One of Canada’s oldest property and casualty insurance firms recently completed the first phase of a mainframe migration project that it estimates will save it over $1 million a year.
Lombard Canada Ltd., which is headquartered
in Toronto, is in the midst of a company-wide initiative to migrate approximately 15 to 20 applications off of its mainframe system to Microsoft Windows Server 2003 operating system and SQL Server 2000. Lombard’s IT staff is working with Microsoft Canada, legacy application software maker Micro Focus and mainframe-based consulting company Cratos Technology Solutions Inc. Micro Focus Studio and Micro Focus Server will provide software to re-host mainframe applications and Cratos will contribute its technical expertise for the project, which will be completed next March.
Lombard’s mainframe system ran all of its insurance systems and was used by its 600 to 700 employees across Canada who keyed in data to create quotes and policies for clients and to report statistics to different agencies, according to the company.
Lombard early last month received its first sub-system back from Cratos that manages the Canadian Association of Retired People (CARP) system, said company assistant vice-president of business systems Glen Macgregor.
“We wanted to identify a sub-system that hit on all of the areas of our system as a whole that we can then use to set up infrastructure to maintain and develop that system,” said Macgregor.
To help facilitate the transition, Micro Focus in conjunction with Cratos and Microsoft have developed a step-by-step process with a series of checkpoints to ensure the project stays on track and that all business rules are in place, explained Cratos CEO Andrew Wickett. One of the first steps, for example, is a full inventory of the applications to determine how long they’ve been running on the mainframe and when the last time they were touched, he added. Once that’s completed, the next step involves targeting each of the components to figure out which ones need to be rewritten or replaced.
One of the biggest challenges in this part of the process is compatibility issues surrounding third-party software, said Wickett.
“If they’re using an older mainframe utility as a component of their mainframe solution, is there a comparable, compatible or similar product in the distributed platform?” said Wickett, adding a lot of companies, for example, use SAS on the mainframe to do reporting. “If they’re using something older like Easy Tree, there may not be a compatible version of that software.”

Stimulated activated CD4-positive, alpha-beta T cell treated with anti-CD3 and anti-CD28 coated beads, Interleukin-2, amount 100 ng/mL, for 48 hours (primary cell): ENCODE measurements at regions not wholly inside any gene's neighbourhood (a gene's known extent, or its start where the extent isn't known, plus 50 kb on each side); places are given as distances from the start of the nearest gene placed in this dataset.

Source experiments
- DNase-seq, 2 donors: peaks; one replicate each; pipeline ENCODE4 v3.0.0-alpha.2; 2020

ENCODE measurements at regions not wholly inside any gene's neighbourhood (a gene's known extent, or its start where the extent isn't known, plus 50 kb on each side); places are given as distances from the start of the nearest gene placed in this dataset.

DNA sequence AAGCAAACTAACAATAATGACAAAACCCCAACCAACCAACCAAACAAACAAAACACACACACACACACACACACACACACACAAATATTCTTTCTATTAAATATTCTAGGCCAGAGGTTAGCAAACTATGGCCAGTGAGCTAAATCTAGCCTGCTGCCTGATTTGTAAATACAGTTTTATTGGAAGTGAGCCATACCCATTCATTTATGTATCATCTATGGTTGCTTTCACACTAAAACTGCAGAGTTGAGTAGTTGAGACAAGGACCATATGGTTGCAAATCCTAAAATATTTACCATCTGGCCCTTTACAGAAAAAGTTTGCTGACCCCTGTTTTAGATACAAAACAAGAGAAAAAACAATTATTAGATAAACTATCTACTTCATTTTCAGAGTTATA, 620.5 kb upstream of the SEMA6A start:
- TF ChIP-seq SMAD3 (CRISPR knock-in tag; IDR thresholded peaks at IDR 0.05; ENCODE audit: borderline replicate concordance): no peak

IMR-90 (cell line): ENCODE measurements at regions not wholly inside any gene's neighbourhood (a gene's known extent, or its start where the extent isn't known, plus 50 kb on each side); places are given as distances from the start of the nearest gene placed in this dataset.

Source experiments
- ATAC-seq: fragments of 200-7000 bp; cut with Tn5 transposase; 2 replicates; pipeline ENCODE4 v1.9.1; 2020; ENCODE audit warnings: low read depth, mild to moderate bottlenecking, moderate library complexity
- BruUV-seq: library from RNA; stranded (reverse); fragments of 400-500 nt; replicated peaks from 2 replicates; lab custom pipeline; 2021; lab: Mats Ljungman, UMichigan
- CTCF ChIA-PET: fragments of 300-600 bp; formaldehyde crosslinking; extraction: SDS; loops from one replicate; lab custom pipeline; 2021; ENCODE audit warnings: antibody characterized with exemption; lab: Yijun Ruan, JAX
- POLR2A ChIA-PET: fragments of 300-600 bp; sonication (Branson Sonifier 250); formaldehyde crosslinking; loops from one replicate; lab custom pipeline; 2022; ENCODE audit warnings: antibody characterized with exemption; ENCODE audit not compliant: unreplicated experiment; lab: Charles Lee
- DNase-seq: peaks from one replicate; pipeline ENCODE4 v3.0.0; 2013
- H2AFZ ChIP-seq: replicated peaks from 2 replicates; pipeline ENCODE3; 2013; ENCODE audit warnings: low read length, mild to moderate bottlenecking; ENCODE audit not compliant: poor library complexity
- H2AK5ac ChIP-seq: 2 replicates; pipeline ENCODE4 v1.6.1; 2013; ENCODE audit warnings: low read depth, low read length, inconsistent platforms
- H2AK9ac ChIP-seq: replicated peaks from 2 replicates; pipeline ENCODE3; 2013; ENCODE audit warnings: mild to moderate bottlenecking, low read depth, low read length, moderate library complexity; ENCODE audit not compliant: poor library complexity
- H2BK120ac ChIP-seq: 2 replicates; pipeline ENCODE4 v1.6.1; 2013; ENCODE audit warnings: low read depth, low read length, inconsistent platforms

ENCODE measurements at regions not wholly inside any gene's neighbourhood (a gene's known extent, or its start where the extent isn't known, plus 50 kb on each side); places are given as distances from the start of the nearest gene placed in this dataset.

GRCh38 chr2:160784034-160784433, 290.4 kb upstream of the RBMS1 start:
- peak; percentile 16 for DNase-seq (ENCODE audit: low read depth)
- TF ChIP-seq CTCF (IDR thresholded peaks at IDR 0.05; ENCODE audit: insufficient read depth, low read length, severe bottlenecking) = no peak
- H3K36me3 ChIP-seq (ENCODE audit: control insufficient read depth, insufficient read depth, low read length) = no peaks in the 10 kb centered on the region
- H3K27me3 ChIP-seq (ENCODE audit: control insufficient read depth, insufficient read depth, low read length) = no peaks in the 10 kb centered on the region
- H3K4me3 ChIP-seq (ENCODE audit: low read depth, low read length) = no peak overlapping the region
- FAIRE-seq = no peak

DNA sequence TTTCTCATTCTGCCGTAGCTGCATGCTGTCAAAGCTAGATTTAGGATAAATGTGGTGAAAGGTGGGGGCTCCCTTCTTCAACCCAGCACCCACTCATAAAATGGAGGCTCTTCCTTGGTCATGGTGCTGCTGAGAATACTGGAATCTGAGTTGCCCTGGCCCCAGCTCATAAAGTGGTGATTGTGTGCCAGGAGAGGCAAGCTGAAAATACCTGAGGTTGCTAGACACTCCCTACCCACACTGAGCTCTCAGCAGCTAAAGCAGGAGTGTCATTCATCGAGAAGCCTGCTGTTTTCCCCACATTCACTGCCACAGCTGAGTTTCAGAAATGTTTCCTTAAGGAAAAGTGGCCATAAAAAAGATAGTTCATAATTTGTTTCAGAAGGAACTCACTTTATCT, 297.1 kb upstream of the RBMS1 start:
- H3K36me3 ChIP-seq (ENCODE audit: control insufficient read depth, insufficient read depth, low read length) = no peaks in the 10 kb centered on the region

In phase one, about 92 per cent of the sub-system code remained intact, said Wickett. The other eight per cent was primarily due to migrating from DB2 to SQL databases in that reading SQL database on the distributed platform is different than on the mainframe system, he added.
The next part of the project, which is expected to be finished in July, will involve testing that sub-system and paralleling it with Lombard’s production system to make sure everything’s running smoothly and get staff familiar with the technology, said Macgregor.
Following that, Lombard will get its next sub-system that comprises its online systems for personal and commercial lines and for financial systems back from Cratos in mid-July.
Like many companies looking to move off legacy systems, cost was the driving factor behind Lombard’s decision, said Macgregor.
“We’re always trying to keep the percentage of what we bring in to what we spend on IT as low as possible,” said Macgregor, adding the software needed to run its applications was becoming more and more expensive. “When you compare that to the cost of the software in the server environment, that’s really what made up our minds to go that route.”
High cost of mainframe operations and upgrades is the number one reason customers are migrating off the mainframe, according to the Mainframe Migration Alliance (MMA). The MMA is an alliance of companies that provide information and tools to help IT organizations looking to migrate applications from the mainframe to the Windows platform.
After cost, lack of flexibility and agility is the second most compelling reason for companies to get off older technology, according to the MMA.
Typical recovery time on a mainframe system, for example, is 30 minutes to several hours depending on the severity of the issue, said Wickett.
“The recovery time, stability and performance of Windows is matching or exceeding those mainframe systems,” said Wickett. “The ongoing cost and initial cost is so much lower.”